Two different styles, same set of rules. the working baskets were for just that: work. They were used for carrying heavy loads and spent much of their lives being picked up and used by the Shakers in their daily communal lives. Unlike other working baskets of that time, there were task-specific. That means they were made for a particular use. They were used in the dairy for cheese making, carried to the washroom with clothes, to the garden for picking and sorting, and to the attic for drying. Each task demanded a different design, but each design had all the identifiable marks and proportions of Shaker. Other working baskets made at area farms or by local Indians were less task-oriented. They were multipurpose, usually made from heavier material, and were bulkier. The handles and rims were coarse and less refined than those made by the standards of the Shakers.
Fancy baskets were made by the Shakers to sell in their gift shops and at grand resort hotels. These items generated income for the Shakers. (The cost of a fancy Shaker basket would be as much as an average weekly wage at that time.) The revenue was used to support the villages in the same way that medicines, seeds, brooms, and chairs were sold. The same aesthetic standards can be seen in the fancy baskets that are in their counterparts, the working baskets. Design, proportion, overall fit and finish to the rim and handle joinery are all hallmarks of the Shaker basket. The craftsmanship of the Shaker basket is superior to any other of its time period. The fancy baskets were always small (under eight inches) as they were sold as curios and brought home as gifts. Exceptions to this were the sewing basket and the quatrefoil tub styles that were larger.
Let the Basket Do the Talking
I once read an article about furniture making where the author stated that you will know if someone likes a piece of furniture within 15 seconds of looking at it. It either speaks to you or not. Baskets are the same, once you have learned their language. A Shaker basket has an unmistakable language. It speaks like no other American wood splint basket. The sheen of the pounded brown ash splint that has been hand-split to reveal its natural satin finish, the delicate yet strong material that us used in perfect ratio, the carefully carved hardwoods that form rims and handles, the hand-scarfed joints that lap the rims together, and the uniformity of design all speak of Shaker life like no other basket.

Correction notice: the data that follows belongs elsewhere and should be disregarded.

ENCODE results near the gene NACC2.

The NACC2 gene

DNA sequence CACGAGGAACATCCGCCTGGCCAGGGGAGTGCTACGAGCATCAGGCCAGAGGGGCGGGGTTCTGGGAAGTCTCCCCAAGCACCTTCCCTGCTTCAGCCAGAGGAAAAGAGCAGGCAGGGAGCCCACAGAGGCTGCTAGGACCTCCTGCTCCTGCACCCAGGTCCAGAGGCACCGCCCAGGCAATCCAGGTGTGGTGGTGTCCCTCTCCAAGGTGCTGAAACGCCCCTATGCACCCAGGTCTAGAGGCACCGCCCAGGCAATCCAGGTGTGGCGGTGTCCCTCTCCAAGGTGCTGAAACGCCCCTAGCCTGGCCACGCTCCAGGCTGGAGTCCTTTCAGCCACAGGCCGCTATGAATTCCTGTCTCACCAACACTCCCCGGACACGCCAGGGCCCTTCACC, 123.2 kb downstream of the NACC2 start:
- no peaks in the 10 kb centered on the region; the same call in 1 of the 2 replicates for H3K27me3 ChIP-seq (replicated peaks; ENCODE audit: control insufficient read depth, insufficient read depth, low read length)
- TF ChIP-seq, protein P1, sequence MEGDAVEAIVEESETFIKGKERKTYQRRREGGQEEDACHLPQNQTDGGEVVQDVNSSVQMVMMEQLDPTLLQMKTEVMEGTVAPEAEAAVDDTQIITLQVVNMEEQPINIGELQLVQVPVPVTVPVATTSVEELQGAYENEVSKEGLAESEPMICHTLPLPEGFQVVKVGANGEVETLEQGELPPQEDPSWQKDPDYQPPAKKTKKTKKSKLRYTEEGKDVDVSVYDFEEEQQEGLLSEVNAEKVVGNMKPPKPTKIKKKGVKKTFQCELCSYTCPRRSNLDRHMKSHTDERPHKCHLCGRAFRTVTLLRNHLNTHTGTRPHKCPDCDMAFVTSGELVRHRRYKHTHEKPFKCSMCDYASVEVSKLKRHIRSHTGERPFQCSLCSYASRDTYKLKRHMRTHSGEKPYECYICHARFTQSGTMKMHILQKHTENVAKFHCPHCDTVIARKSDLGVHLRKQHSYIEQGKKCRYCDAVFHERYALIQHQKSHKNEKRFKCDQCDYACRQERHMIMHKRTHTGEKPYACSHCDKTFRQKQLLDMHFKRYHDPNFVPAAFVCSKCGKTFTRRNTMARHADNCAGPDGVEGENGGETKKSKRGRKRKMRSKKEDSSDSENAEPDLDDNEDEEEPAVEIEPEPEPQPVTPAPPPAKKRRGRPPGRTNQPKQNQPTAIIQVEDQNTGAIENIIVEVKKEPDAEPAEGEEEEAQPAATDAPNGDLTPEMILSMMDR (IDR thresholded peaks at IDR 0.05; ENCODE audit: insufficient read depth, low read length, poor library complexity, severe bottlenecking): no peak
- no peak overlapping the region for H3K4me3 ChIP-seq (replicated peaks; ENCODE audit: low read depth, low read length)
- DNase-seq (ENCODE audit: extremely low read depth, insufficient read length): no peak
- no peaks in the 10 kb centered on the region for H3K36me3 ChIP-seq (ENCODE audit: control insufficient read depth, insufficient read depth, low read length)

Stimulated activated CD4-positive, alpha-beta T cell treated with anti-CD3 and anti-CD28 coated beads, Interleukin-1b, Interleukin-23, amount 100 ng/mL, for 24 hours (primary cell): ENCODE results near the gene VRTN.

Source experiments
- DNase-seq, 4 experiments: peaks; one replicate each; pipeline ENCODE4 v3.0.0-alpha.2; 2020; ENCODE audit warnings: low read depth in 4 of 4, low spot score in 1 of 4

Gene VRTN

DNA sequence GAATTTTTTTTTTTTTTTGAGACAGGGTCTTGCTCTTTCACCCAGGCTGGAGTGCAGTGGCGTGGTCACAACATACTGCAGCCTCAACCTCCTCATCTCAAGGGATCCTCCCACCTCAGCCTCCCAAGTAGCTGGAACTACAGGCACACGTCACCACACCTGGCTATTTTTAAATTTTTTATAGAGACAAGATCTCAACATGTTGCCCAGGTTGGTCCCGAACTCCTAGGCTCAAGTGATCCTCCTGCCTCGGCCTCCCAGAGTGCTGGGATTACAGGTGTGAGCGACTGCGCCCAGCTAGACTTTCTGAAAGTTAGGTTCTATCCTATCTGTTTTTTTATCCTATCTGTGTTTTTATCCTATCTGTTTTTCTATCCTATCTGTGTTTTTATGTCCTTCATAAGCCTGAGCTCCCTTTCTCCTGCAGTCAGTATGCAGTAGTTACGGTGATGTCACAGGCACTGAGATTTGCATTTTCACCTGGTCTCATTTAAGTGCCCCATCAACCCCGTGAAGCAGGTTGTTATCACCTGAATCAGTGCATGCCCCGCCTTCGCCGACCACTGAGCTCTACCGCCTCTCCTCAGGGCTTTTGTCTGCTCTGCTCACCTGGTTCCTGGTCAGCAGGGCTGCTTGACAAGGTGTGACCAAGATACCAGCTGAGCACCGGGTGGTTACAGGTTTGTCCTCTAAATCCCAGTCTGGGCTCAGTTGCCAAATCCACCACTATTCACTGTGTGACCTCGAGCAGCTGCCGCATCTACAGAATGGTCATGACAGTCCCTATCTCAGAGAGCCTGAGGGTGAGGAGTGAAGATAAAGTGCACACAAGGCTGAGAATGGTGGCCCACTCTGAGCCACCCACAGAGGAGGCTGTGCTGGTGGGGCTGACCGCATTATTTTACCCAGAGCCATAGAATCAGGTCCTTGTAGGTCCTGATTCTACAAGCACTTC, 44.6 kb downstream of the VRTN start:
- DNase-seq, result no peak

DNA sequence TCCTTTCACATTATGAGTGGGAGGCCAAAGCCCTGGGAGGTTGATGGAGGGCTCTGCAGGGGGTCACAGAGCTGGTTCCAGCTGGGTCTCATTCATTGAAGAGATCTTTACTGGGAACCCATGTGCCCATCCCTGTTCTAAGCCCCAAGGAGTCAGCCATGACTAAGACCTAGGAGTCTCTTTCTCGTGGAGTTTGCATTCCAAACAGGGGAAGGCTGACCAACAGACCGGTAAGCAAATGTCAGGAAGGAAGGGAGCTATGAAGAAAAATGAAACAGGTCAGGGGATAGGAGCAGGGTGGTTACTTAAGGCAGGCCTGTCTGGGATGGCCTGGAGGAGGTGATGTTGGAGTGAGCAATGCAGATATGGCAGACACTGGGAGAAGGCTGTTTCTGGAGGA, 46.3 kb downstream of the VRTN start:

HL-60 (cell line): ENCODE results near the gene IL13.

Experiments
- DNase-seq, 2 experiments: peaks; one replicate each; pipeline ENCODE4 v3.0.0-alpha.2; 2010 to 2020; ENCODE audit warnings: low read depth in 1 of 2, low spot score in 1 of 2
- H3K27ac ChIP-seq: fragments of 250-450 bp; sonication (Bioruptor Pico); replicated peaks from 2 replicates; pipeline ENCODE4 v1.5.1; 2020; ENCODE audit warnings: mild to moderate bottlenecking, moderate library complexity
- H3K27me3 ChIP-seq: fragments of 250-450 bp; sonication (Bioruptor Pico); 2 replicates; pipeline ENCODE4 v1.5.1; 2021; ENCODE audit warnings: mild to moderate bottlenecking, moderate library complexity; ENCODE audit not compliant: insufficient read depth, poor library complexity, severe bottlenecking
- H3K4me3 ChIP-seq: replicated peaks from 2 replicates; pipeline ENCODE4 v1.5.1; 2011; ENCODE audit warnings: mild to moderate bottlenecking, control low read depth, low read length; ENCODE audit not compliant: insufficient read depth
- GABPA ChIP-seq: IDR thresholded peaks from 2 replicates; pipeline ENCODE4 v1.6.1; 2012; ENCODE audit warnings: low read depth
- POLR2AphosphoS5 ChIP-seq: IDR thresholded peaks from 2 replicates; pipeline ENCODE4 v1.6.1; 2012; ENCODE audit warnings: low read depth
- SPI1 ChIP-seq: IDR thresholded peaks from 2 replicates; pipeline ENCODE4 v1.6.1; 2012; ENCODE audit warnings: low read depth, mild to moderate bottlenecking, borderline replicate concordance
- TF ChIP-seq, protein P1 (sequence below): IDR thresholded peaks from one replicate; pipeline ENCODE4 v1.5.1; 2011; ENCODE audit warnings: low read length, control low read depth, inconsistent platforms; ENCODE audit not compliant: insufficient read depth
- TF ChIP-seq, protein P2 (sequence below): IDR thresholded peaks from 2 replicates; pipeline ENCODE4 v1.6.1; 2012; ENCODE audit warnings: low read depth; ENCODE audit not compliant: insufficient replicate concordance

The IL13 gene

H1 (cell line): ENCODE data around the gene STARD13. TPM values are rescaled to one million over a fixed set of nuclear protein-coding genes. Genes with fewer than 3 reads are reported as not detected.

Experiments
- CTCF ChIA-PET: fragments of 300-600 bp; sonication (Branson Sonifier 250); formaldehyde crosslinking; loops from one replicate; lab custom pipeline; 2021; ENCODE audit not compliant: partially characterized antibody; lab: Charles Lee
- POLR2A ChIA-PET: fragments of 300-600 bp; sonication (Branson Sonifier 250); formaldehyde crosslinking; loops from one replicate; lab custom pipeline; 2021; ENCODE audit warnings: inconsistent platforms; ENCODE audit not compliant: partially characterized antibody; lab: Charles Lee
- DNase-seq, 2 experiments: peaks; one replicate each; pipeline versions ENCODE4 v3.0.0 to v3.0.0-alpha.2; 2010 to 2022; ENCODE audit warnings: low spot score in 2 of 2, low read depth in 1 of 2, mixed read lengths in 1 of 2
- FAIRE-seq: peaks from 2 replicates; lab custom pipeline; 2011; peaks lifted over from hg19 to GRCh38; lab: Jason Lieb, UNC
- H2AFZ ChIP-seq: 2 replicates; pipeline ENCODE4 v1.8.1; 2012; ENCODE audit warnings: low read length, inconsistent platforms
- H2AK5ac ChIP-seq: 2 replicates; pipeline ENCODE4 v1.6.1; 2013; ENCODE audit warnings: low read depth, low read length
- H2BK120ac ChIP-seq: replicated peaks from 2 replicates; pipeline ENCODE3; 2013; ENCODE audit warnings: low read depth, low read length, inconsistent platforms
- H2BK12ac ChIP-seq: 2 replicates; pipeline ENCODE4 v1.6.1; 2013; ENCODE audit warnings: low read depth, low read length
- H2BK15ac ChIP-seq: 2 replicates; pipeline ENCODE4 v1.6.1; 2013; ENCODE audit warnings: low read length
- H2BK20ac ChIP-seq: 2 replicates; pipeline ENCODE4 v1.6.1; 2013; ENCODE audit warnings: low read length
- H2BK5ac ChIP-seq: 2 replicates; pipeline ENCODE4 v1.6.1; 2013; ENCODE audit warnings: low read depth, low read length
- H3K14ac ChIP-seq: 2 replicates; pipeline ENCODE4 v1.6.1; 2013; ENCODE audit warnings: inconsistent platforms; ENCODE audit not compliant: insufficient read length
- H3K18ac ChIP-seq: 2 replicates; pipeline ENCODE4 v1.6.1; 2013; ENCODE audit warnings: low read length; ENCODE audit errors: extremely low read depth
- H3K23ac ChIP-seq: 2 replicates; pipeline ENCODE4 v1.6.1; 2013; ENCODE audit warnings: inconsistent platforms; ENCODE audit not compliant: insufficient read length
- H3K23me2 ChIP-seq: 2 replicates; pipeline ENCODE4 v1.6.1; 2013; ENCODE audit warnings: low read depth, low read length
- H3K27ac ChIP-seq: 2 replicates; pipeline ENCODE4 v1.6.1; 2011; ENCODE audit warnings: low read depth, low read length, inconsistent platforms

Perhaps because all baskets are made by hand and unlike other forms of Americana cannot be duplicated by machine, or perhaps because they are so familiar, baskets are getting noticed. as collectors we are showing others that only an American-made basket can carry our heritage, our history, and our pride. That alone makes them priceless.
Shaker working baskets were based on traditional forms and techniques, but their makers showed exceptional care in their creation. Craftsmanship is evident in these two apple baskets (New York origin). The basket in the foreground is made by the author.
Martha Wetherbee is single-handedly responsible for the revival of the lost art of making brown ash Shaker baskets. When not touring the country lecturing and teaching seminars, Martha splits her time between her homes in New England and Florida. She designs and makes traditional Shaker baskets as well as the Martha Wetherbee “American Traditions” and “Nantucket Familiars” basket styles. Martha is also involved in the evaluation and restoration of antique American baskets. Her co-authored books Shaker Baskets and Legend of the Bushwhacker are available by contacting her via email at email@example.com.
The $63,000 Question
When is a basket worth $63,000? Last June, an Ohio basket collector shattered records when he paid that much for a rare twilled basket with two maple handles at the Willis Henry Shaker Auction in Old Chatham, NY. The six-inch by two-inch mini marvel was in excellent condition and had a clear provenance from a noted collection. It also had its original chrome-yellow finish.
The box had been a gift from Sister Eleanor Philbrook of the Sabbathday Lake Community in Maine to Alice Schwerdtfeger. Their daughter, Viola Schwerdtfeger Macomber, remembers how the basket came into her family.
“My parents, Gus and Alice Schwerdtfeger, and I moved to New Gloucester in 1945. Our huge farm house was on Route 26, right next to the Shaker Village at Sabbathday Lake. After a house fire that destroyed everything in 1947, Eldress Prudence Stickney insisted we live at the village until my dad could build a new home. The three of us lived in the then post office building with Sisters Eleanor Philbrook, Marie Burgess, and Lillian Beckwith. As dad worked on our new home, mom worked with the Sisters, and I attended Shaker school. Friendship deepened, and after we moved into our renovated one-room school house on the old foundation, still next door, we were still considered family. My mom continued to help the Sisters, and dad started working with and for Brother Delmar Wilson making oval boxes. Gifts were frequently exchanged on birthdays, and Sister Eleanor gave my mom the basket on one of those occasions in the 1950s.”
The basket remained with Alice, who died in 1999, and then was passed down to Viola. “When I realized what a treasure the basket truly was, I knew I had to part with it so that it could be appreciated,” she said. “Keeping it in a cardboard box in a closet wasn’t right.”